We're up to Number Two on my list of the Top Ten Albums of 2008. Tune into Pop Culture America Primetime tonight at 8PM Eastern to be the first to hear the full Top Ten list, including the dramatic unveiling of the Best Album of the Year. Then check back at this blogsite tomorrow for a full review of Number One (I bet it's a favorable review!). I'll also list the complete Top Ten here.
And stick with Pop Culture America Primetime all through the awards season for the most comprehensive coverage of movie prize buzz anywhere. In the weeks to come, Davey, myself, and a number of special guests will be running down our favorites in the worlds of music, TV, and film for the year. And we'd love to hear what you think. What do you agree with? What offends you by its inclusion or exclusion? Give us a call on PCA, or sound off right here.
And without further ado, on to Number Two ...
Los Campesinos! -- Hold On Now, Youngster ... (p. David Newfeld)
Back in my wayward youth, I had some friends who were known to indulge in a little creative vandalism. I was too much of a fraidy cat to join in, but I confess, I enjoyed the view from the sidelines. One day, one of these friends ordered a compressed-air BB rifle from an ad in a comic book, figuring it would aid in his destructive activities. When it arrived, it was a thorough disappointment. Even pumped up as hard as we could get it, the BBs would basically trickle out of the gun barrel and bounce harmlessly on the concrete. What a gyp!
So, ever the ingenious burgeoning criminal, my buddy got the bright idea of attaching the BB gun to his Dad's air compressor. After all, it was just a bigger version of the compressed air power system that was supposed to propel the BBs anyway, right? So he jerry-rigged the assemblage with duct tape and solder and we hauled the cumbersome gear to a local school and a brightly lit sign we had pelted with rocks to no avail in the past.
I threw the switch on the compressor. The gun rumbled in my friend's hands. He took careful aim at the sign, squeezed the trigger gently and the whole thing exploded in his face. Though not before it had sent a lethal stream of little metal pellets that shattered the lights in the sign and blew a sizable hole in it as well. Somehow, my friend escaped any serious injury and we hightailed it away from there.
That's what Los Campesinos! remind me of.
On their first full-length album, Hold On Now, Youngster ..., this Welsh septet brims over with as much crazy, impossible energy as that improperly enhanced BB gun. It's the kind of maniacal enthusiasm that could just as easily blow up in their faces as it could yield miraculously catchy shout-a-long tunes.
Thankfully, the latter prevails.
Hailing from Cardiff, Wales ("Doctor Who" country!), the seven bubbly, bright college kids who make up Los Campesinos! have all taken the name of their band as their last name, a la the Ramones. And the music of Hold On Now, Youngster ... sounds like nothing so much as a large clan of hyperactive siblings gleefully pounding away on the pots and pans in the kitchen; only with deceptively clever song structures and complexly literate references. It's a heady combination.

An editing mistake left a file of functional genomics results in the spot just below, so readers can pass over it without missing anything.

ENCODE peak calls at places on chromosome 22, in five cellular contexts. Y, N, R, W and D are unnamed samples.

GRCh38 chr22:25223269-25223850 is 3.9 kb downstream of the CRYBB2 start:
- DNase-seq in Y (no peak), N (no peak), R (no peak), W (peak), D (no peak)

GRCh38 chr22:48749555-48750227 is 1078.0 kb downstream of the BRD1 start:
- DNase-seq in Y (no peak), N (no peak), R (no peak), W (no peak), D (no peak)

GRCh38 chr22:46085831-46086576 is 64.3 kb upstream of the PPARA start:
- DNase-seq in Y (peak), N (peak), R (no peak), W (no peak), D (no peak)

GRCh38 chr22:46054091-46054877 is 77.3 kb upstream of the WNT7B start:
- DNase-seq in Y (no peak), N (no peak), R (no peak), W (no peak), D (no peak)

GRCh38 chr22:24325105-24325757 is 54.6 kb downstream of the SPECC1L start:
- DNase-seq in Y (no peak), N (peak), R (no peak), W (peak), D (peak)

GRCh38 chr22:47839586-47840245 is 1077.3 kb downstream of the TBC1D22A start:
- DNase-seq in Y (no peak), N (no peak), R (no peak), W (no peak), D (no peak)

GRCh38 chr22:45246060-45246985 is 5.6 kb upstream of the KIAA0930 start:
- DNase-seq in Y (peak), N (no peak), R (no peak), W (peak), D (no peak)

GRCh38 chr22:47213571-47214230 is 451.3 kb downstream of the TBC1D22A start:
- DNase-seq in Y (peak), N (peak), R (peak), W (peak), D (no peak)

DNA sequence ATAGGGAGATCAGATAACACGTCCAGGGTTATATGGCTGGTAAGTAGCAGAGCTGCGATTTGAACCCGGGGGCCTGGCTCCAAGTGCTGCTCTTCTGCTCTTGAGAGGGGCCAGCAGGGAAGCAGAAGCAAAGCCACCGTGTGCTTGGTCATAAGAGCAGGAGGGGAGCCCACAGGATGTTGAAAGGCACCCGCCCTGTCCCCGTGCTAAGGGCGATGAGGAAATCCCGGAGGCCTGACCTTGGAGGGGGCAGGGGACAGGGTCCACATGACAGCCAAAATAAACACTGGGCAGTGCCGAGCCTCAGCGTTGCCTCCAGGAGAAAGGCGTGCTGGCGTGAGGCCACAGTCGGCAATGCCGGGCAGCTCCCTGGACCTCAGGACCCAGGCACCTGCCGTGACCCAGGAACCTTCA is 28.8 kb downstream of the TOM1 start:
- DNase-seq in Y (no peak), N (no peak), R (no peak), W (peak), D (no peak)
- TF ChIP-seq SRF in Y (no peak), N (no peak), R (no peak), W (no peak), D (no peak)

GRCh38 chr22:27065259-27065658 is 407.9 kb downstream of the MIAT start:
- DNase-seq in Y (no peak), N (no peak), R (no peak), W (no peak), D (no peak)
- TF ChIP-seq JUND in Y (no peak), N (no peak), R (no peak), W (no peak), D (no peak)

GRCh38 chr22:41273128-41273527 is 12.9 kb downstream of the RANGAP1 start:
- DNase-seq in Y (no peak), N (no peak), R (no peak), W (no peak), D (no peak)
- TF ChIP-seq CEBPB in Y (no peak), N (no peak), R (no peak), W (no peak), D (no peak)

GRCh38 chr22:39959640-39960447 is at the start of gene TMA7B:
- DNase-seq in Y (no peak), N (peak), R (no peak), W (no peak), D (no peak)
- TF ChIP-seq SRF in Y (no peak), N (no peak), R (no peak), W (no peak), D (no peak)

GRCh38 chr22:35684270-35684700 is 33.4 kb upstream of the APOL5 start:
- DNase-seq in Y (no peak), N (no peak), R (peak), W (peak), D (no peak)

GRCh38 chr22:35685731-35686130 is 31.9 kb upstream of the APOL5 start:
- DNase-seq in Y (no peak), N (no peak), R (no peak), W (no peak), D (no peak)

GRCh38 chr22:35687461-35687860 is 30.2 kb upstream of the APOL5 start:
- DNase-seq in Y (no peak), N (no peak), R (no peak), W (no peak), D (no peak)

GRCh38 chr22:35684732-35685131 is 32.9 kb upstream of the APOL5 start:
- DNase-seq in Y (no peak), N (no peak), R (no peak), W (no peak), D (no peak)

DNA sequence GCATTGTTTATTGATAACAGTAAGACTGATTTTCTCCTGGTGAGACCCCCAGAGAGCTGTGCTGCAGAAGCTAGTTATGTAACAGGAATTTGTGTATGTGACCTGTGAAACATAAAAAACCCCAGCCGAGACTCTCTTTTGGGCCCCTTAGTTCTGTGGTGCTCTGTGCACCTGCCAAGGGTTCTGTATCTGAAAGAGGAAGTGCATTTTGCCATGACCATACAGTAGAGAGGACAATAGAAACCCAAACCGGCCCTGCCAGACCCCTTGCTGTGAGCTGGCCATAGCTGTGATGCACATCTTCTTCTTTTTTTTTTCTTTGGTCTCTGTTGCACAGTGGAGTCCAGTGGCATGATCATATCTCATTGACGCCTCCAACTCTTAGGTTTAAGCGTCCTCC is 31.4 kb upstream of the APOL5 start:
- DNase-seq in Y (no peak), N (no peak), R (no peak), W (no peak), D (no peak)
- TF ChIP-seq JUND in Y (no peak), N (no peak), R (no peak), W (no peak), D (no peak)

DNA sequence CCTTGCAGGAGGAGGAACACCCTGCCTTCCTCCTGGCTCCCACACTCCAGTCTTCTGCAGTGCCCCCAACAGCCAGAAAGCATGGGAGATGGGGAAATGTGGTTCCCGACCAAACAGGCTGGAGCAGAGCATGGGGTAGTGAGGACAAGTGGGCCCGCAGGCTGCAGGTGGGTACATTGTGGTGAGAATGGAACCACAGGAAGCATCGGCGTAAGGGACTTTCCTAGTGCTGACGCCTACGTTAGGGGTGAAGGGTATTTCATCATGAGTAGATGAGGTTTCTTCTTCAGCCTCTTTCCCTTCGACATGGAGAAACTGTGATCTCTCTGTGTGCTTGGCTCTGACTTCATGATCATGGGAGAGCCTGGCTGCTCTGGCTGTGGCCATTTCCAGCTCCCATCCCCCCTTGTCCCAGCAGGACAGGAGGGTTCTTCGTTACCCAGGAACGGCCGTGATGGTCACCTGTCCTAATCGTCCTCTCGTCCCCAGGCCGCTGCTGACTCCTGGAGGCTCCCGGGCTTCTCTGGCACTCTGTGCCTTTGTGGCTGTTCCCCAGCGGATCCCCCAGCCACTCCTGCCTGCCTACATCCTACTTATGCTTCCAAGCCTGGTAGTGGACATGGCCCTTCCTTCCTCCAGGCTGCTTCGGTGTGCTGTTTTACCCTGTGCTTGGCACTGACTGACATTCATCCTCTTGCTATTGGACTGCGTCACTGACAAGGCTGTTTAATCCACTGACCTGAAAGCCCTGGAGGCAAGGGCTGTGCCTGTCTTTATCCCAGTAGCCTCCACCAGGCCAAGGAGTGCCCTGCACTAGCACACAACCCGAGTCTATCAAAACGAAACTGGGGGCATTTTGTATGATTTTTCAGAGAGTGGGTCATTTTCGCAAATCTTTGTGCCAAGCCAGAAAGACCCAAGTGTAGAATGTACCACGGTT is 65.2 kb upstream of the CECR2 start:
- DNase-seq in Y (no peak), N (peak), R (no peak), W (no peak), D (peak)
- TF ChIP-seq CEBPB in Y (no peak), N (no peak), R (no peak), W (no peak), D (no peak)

Starting with the propulsive guitar riff on the self-mocking "Death to Los Campesinos!", the band sets a breakneck pace for the entirety of these forty plus minutes that somehow -- I have no idea how -- remains exhilarating rather than just wearying.
It may be that the music bounces with unlikely accents. Strings and cheesy organs and even glockenspiels jump up periodically to make you wonder things like, "Was that a glockenspiel?"
"You! Me! Dancing!" features the rockingest glockenspiel ever recorded. Bar none.
It might be the disarming non sequiturs in the lyrics. Take this random example from "Don't Tell Me To Do The Math(s)":
"Tonight we're gonna smash this place up
And then we're gonna deck it out with fairy lights
Til we are content!"
Reminds me of that BB gun again.
Or how about this from "This Is How You Spell 'Hahaha, We Destroyed The Hopes And Dreams Of A Generation Of Faux-Romantics'":
"We have to take the car 'cause the bike's on fire
We cannot trust your friends 'cause they were born liars
And if you don't exist with hearts the size of a house brick
Cease, and desist!"
Heck, why bother quoting the lyrics. Just look at those song titles.
The vocals sound like everyone in Los Campesinos! took voice lessons from Jilted John (look him up); all exuberantly yelled as if they're trying to be heard over the din at a pep rally.
And while they may giggle at the thought of destroying the hopes and dreams of faux-romantics, there's a kind of cynicism here that only a true romantic can fully embrace. Who besides a romantic could sing wistfully about the summer that punk rock broke his heart?
I have no idea what kind of future this batch of non-faux-romantics and hepped-up dynamos will have. But for one glorious moment on Hold On Now, Youngster ..., they're as beautiful and dangerous as the barrel of an exploding BB gun.
Take a look at the video for "Death to Los Campesinos!" I know better, but I like to think that this is exactly the way the song was recorded, confetti and all.